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September 18, 2014

Eyesight problems haven’t hindered student in school or workplace workplace

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Posted: Friday, June 13, 2014 12:30 am

LINCOLN -- A Lincoln High School senior is proving that one doesn’t need eyesight to be successful in the workplace, serving as an office intern at Lincoln Elementary School this summer.

Katy Holman, a former student at the Alabama School for the Blind who transferred to LHS midway through her sophomore year, insisted she doesn’t let her light sensitivity and colorblindness impact her day-to-day duties.

“You just kind of adapt to it,” Holman said. “My brother is also blind, and I grew up watching him. As far as working here, it’s not too bad. I just memorize where the buttons are to press. In work and school, it isn’t that hard because I have the resources there to help me. Some things are more challenging than others, but I make do. I’m determined. I’m not going to let it stop me from doing anything I want to do.”

Donning a pair of pitch-black sunglasses to shield her eyes, Holman works in the school office from 9 a.m. to 3 p.m. weekdays, fielding phone calls, taking down notes and buzzing in visitors.

“She’s been very helpful,” LES Principal Dr. Donna Hudson said. “She handles all the duties of basically any receptionist. She has a notebook set up where we have just lined notebook paper. She has the same thing, but her lines are just a little darker. She writes just a little bit larger, but that’s not a problem either. She is equipped to do what we need her to do here, and we appreciate her service.”

Holman received the opportunity for the internship after consulting with her vocational rehabilitation specialist and meeting with the LES staff.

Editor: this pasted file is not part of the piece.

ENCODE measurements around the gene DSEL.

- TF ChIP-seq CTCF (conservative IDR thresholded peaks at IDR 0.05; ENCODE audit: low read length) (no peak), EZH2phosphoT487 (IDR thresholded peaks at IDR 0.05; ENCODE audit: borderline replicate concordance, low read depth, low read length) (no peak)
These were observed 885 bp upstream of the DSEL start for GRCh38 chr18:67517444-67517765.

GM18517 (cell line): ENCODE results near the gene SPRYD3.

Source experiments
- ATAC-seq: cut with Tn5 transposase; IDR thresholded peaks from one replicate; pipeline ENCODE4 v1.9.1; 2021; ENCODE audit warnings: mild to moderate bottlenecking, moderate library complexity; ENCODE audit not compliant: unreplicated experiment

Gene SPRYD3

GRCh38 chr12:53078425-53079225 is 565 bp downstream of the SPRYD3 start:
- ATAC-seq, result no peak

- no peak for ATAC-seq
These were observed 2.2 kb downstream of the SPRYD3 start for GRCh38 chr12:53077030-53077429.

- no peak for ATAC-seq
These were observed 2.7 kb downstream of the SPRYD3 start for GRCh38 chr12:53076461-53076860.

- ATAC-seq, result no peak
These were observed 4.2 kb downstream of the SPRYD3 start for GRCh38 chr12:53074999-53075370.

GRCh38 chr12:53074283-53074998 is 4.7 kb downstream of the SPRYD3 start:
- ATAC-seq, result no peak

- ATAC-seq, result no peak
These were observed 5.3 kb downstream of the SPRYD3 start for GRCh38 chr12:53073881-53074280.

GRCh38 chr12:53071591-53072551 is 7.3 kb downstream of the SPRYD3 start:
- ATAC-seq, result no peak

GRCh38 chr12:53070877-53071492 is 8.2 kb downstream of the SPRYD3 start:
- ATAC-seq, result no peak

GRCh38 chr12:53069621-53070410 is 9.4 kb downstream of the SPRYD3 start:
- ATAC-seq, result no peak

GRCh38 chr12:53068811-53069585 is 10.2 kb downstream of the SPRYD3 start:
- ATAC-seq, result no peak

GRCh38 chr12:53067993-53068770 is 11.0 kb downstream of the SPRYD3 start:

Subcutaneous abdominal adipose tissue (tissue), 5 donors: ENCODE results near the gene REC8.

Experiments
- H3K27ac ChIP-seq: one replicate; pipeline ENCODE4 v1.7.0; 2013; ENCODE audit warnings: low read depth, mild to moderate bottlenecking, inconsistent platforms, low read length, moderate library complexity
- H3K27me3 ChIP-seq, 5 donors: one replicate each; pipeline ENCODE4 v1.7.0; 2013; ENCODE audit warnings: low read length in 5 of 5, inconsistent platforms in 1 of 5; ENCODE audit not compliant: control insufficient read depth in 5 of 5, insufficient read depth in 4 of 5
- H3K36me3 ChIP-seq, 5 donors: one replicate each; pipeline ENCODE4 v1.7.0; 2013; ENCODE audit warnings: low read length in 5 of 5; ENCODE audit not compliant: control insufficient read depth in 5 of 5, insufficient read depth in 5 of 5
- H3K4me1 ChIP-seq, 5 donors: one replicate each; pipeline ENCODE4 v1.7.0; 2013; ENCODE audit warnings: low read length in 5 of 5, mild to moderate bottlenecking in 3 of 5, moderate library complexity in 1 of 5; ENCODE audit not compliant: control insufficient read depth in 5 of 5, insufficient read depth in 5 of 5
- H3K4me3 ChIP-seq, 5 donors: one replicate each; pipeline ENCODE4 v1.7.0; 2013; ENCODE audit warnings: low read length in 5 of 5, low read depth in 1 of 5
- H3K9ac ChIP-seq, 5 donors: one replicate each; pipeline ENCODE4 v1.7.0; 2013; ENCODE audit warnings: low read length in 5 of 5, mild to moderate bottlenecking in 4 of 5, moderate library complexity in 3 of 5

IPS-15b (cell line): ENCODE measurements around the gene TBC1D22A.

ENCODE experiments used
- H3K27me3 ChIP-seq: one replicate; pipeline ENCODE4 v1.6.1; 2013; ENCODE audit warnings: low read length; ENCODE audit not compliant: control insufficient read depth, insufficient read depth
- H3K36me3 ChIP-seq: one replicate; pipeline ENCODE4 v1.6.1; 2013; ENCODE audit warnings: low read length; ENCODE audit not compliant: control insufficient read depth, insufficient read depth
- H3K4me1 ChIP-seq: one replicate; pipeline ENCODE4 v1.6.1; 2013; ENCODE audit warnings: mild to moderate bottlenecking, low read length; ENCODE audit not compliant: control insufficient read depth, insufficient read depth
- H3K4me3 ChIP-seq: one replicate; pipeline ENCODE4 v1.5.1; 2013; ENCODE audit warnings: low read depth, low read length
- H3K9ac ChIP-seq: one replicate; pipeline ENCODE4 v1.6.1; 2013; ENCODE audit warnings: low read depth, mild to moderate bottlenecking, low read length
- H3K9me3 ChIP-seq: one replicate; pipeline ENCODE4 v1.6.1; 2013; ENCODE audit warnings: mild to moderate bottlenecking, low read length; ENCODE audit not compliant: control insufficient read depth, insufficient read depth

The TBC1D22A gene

“I told them I was interested in working over the summer and getting some work experience,” Holman said. “I’m glad they chose me. I really like it down here.”

By receiving the opportunity to intern as well as having a chance to attend school at LHS, Holman combined the two tasks as a way to transition into the mainstream, something she viewed as a crucial after seeing her brother struggle to make the transition into post-secondary education.

“I wanted to have that transition socially and technologically, so that when I go to college, it doesn’t just hit me and I’m more prepared,” Holman said. “I love going to LHS. They’ve been really good to me. The equipment has been right there, and I’ve been able to use the vision that I do have.”

Holman said after she graduates from LHS, she plans to attend Jacksonville State University, where she will major in communications and minor in creative writing.

But for now, she’s easing her way through the transition from a residential school to a standard school — a transition she said is made easier by her classmates.

“They’re awesome,” Holman said. “They are so nice to me. They’re very helpful, and they don’t just see me as the blind girl. They look past that.”

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